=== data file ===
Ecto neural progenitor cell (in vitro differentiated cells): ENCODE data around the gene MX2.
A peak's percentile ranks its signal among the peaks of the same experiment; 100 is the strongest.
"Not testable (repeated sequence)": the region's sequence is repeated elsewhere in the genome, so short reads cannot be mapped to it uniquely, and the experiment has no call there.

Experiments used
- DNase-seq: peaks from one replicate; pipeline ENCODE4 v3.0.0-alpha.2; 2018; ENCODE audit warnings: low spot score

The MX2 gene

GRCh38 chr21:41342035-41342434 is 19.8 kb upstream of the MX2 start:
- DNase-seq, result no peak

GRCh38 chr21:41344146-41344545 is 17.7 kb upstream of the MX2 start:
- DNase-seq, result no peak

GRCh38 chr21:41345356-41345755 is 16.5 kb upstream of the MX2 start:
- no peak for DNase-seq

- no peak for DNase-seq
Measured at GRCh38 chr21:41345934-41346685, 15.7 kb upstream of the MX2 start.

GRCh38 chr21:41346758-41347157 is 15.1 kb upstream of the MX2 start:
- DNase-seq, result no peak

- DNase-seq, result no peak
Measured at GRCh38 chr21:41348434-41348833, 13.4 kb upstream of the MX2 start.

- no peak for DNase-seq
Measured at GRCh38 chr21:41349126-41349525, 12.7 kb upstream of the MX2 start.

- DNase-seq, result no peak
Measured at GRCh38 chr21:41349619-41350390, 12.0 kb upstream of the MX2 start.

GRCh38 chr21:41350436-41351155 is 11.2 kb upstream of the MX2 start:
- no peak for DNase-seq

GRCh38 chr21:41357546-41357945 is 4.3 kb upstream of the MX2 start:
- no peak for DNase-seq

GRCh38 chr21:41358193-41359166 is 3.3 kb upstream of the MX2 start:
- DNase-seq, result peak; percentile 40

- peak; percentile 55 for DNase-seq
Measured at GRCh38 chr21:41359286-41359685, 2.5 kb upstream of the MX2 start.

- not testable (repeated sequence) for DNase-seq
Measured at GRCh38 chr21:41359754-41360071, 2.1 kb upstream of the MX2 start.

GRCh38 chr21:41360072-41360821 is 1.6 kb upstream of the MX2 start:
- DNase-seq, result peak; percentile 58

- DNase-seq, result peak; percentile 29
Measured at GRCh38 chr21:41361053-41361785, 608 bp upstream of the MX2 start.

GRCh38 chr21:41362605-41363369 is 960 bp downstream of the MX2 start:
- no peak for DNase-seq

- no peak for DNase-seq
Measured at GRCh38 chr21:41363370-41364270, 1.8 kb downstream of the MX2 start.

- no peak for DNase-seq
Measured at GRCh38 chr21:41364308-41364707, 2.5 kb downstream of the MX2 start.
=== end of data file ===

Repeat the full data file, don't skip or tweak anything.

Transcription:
Ecto neural progenitor cell (in vitro differentiated cells): ENCODE data around the gene MX2.
A peak's percentile ranks its signal among the peaks of the same experiment; 100 is the strongest.
"Not testable (repeated sequence)": the region's sequence is repeated elsewhere in the genome, so short reads cannot be mapped to it uniquely, and the experiment has no call there.

Experiments used
- DNase-seq: peaks from one replicate; pipeline ENCODE4 v3.0.0-alpha.2; 2018; ENCODE audit warnings: low spot score

The MX2 gene

GRCh38 chr21:41342035-41342434 is 19.8 kb upstream of the MX2 start:
- DNase-seq, result no peak

GRCh38 chr21:41344146-41344545 is 17.7 kb upstream of the MX2 start:
- DNase-seq, result no peak

GRCh38 chr21:41345356-41345755 is 16.5 kb upstream of the MX2 start:
- no peak for DNase-seq

- no peak for DNase-seq
Measured at GRCh38 chr21:41345934-41346685, 15.7 kb upstream of the MX2 start.

GRCh38 chr21:41346758-41347157 is 15.1 kb upstream of the MX2 start:
- DNase-seq, result no peak

- DNase-seq, result no peak
Measured at GRCh38 chr21:41348434-41348833, 13.4 kb upstream of the MX2 start.

- no peak for DNase-seq
Measured at GRCh38 chr21:41349126-41349525, 12.7 kb upstream of the MX2 start.

- DNase-seq, result no peak
Measured at GRCh38 chr21:41349619-41350390, 12.0 kb upstream of the MX2 start.

GRCh38 chr21:41350436-41351155 is 11.2 kb upstream of the MX2 start:
- no peak for DNase-seq

GRCh38 chr21:41357546-41357945 is 4.3 kb upstream of the MX2 start:
- no peak for DNase-seq

GRCh38 chr21:41358193-41359166 is 3.3 kb upstream of the MX2 start:
- DNase-seq, result peak; percentile 40

- peak; percentile 55 for DNase-seq
Measured at GRCh38 chr21:41359286-41359685, 2.5 kb upstream of the MX2 start.

- not testable (repeated sequence) for DNase-seq
Measured at GRCh38 chr21:41359754-41360071, 2.1 kb upstream of the MX2 start.

GRCh38 chr21:41360072-41360821 is 1.6 kb upstream of the MX2 start:
- DNase-seq, result peak; percentile 58

- DNase-seq, result peak; percentile 29
Measured at GRCh38 chr21:41361053-41361785, 608 bp upstream of the MX2 start.

GRCh38 chr21:41362605-41363369 is 960 bp downstream of the MX2 start:
- no peak for DNase-seq

- no peak for DNase-seq
Measured at GRCh38 chr21:41363370-41364270, 1.8 kb downstream of the MX2 start.

- no peak for DNase-seq
Measured at GRCh38 chr21:41364308-41364707, 2.5 kb downstream of the MX2 start.